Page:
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Tag Archives: research

On “Ghostland”: An Interview with Colin Dickey

“You’d find certain archetypes that would appear no matter what. For instance, the haunted merchant’s house in New York plays off the mythology of the unmarried woman, the spinster, as does the Winchester House. Things like this would crop up unexpectedly across the country, despite their radically different places and stories and cultures.”

On “Flock Together”: An Interview with B.J. Hollars

“I suppose I realized I was working toward a book when I asked myself, How close can you get to an extinct bird? And then, I set out to try. My journey of combing through museums and specimen drawers was what ultimately spurred the longer narrative. Once I held an extinct bird skin in my hands, I knew I had to start sounding some alarms about our own environmental crises.”

Writing Place: You Had To Be There?

Italo Calvino never visited China, though Invisible Cities does. Franz Kafka and Saul Bellow never visited locations that featured prominently in their novels. Even Shakespeare is guilty: his biographers have found no evidence of him ever leaving England, and so his myriad works set in Italy must have been based on speculation and research. While there is a concern that not researching a place can lead to a writer fetishizing or misrepresenting it, the facts stand that often writers are more than able to get away with it.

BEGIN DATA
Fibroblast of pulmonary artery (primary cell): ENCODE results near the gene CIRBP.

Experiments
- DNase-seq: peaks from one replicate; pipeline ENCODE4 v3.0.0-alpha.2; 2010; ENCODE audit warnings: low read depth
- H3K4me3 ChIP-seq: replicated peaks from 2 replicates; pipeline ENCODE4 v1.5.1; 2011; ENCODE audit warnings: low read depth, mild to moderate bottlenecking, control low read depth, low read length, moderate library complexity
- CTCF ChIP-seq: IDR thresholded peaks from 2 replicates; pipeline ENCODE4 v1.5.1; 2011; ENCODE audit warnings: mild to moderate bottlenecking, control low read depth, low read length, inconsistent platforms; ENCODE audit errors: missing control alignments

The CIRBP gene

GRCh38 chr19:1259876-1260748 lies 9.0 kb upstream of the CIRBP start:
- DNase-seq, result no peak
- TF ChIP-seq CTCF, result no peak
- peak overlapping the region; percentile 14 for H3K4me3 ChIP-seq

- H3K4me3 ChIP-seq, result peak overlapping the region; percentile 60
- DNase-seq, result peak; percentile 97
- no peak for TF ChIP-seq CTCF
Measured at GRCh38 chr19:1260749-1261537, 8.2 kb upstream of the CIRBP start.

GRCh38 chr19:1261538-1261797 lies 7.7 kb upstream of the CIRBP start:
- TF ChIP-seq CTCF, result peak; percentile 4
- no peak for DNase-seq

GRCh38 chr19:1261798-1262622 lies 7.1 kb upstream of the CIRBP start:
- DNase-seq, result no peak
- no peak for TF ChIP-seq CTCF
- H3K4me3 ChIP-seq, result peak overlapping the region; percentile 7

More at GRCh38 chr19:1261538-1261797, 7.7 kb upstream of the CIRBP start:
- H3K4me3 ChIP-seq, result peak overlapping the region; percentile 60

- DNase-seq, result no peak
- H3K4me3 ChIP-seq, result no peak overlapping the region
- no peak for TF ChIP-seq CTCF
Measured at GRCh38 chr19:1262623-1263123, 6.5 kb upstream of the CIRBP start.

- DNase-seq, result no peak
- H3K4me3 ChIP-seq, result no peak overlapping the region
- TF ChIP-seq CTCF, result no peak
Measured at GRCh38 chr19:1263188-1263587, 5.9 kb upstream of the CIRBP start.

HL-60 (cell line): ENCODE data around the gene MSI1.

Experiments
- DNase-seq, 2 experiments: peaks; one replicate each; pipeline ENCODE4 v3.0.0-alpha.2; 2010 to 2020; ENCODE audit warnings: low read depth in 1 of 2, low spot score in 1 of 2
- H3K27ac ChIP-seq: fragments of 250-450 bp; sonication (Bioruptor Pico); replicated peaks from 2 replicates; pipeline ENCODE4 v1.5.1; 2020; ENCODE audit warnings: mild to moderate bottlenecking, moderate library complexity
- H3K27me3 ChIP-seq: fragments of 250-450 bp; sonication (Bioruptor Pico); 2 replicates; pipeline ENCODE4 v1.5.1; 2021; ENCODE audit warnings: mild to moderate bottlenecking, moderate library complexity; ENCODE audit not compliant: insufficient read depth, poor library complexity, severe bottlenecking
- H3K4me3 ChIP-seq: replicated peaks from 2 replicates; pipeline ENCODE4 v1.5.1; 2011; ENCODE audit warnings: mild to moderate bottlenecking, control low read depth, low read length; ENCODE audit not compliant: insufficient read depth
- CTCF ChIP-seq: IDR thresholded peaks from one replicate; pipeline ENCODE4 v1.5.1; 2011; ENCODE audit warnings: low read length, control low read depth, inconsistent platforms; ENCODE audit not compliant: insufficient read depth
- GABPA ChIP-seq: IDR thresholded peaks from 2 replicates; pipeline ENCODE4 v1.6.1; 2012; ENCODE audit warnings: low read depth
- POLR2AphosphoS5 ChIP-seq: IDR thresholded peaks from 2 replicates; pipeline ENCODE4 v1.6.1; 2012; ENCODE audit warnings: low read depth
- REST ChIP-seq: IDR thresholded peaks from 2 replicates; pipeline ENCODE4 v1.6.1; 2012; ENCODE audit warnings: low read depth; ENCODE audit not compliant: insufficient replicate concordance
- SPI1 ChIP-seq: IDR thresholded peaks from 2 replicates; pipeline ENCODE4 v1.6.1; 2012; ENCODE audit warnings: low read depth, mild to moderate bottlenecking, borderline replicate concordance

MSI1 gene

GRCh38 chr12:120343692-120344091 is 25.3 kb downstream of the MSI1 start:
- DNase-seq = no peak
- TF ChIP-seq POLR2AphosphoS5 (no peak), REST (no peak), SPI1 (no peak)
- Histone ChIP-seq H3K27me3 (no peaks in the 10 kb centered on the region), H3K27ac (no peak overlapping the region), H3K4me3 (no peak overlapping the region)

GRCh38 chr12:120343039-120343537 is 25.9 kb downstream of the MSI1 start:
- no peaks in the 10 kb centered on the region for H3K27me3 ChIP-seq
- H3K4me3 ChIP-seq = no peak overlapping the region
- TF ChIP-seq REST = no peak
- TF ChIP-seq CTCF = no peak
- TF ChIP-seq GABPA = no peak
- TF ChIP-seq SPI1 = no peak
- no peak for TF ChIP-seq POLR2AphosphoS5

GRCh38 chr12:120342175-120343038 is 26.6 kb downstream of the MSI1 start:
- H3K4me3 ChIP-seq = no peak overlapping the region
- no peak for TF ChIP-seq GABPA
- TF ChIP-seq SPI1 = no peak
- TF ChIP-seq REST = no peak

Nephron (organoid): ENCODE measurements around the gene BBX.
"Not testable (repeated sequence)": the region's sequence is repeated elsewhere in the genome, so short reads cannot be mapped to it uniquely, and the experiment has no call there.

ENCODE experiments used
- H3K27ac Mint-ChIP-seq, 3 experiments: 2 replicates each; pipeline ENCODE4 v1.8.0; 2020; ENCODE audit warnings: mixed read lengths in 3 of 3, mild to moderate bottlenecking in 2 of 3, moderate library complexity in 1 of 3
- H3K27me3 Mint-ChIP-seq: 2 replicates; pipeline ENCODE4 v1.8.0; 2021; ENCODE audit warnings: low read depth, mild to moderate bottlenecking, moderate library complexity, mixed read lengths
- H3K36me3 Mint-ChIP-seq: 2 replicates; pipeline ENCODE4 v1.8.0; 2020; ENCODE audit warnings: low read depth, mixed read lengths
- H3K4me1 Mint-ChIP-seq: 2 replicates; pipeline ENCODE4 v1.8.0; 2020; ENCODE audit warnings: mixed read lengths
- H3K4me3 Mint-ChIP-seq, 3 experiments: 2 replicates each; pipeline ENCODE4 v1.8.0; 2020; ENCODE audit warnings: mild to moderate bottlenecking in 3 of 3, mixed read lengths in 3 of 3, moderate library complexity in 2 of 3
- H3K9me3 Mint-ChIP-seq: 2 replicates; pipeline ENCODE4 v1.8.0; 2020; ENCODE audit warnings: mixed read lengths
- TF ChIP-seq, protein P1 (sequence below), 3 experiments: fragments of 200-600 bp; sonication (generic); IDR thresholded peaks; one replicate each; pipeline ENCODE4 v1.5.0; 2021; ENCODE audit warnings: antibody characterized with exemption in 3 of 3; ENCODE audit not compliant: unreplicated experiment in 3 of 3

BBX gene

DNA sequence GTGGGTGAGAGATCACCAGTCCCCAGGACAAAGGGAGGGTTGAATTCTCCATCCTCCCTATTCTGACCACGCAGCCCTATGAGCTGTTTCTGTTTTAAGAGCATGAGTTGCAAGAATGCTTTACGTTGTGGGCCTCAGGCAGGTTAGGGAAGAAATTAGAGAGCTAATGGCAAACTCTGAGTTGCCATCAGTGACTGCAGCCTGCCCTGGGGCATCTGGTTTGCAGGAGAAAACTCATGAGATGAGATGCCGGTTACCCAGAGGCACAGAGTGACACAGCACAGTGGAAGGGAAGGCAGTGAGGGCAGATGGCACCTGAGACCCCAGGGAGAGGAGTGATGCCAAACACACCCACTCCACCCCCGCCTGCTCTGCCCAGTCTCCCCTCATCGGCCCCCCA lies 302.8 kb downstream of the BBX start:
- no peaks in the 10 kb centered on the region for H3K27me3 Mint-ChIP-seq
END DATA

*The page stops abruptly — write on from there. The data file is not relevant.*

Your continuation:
From the Desk of a Librarian: Archives as a Resource

We all know libraries are great resources for writing. What isn’t always considered, however, is the intense power of archives for creative writers. What separates archives from the rest of the materials kept in libraries is that the vast majority of archival materials are unpublished. We can only truly know them, the stories they contain, the bits of brilliant light, by spending some time with them. Though we know archives as essential to the fact-finding part of research, not everyone sees them as essential to the creative part. But there are stories in archives, stories waiting to be told, and wading through the records for these gems is the tragically beautiful part of archival research.